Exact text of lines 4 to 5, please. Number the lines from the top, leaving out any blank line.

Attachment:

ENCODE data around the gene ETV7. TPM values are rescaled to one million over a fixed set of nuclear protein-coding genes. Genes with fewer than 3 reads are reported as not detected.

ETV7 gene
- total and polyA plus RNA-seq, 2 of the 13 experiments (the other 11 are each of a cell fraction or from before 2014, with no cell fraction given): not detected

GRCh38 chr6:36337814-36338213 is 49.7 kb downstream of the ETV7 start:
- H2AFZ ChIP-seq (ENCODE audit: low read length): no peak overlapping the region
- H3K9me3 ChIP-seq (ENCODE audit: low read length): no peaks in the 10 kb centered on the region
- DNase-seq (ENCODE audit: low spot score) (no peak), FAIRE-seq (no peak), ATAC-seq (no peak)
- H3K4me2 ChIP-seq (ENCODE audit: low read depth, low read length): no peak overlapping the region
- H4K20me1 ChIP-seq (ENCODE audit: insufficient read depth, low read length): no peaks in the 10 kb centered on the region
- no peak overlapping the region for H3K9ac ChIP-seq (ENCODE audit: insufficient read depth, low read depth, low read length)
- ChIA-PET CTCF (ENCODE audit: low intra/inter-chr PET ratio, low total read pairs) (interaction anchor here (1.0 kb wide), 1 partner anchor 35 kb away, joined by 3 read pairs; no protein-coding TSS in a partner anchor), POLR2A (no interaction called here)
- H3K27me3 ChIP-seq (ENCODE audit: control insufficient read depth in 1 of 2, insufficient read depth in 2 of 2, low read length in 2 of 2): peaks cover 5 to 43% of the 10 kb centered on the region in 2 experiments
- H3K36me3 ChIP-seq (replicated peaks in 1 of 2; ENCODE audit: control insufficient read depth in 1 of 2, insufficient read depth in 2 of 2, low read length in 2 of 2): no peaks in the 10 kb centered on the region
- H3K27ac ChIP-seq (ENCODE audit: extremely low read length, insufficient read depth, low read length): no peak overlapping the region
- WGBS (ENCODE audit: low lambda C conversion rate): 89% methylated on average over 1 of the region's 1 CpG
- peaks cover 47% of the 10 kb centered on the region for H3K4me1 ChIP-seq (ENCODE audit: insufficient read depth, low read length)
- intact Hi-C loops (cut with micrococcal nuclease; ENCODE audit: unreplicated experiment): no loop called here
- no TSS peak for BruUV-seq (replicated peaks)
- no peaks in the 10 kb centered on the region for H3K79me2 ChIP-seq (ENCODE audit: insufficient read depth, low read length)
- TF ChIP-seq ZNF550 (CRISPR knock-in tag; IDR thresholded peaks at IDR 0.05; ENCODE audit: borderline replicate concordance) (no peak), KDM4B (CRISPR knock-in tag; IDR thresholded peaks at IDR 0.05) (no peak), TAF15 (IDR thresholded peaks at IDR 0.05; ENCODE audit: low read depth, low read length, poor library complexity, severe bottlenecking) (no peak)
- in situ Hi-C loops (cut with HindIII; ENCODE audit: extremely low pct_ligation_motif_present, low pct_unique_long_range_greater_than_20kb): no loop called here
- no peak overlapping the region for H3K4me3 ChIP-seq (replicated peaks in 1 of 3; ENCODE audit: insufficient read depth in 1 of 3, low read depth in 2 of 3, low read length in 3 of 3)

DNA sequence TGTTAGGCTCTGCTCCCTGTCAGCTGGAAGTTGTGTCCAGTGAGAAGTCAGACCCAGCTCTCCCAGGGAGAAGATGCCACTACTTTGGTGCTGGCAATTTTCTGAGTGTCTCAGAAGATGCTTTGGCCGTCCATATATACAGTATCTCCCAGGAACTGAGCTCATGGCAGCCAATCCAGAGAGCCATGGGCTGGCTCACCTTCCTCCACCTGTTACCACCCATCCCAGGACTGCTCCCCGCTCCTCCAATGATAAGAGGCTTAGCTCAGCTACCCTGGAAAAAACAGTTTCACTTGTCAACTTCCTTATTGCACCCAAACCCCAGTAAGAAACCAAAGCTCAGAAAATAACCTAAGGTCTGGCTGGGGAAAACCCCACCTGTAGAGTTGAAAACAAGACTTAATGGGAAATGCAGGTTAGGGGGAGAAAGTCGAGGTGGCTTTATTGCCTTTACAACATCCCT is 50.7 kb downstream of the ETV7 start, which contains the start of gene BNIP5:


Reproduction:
GRCh38 chr6:36337814-36338213 is 49.7 kb downstream of the ETV7 start:
- H2AFZ ChIP-seq (ENCODE audit: low read length): no peak overlapping the region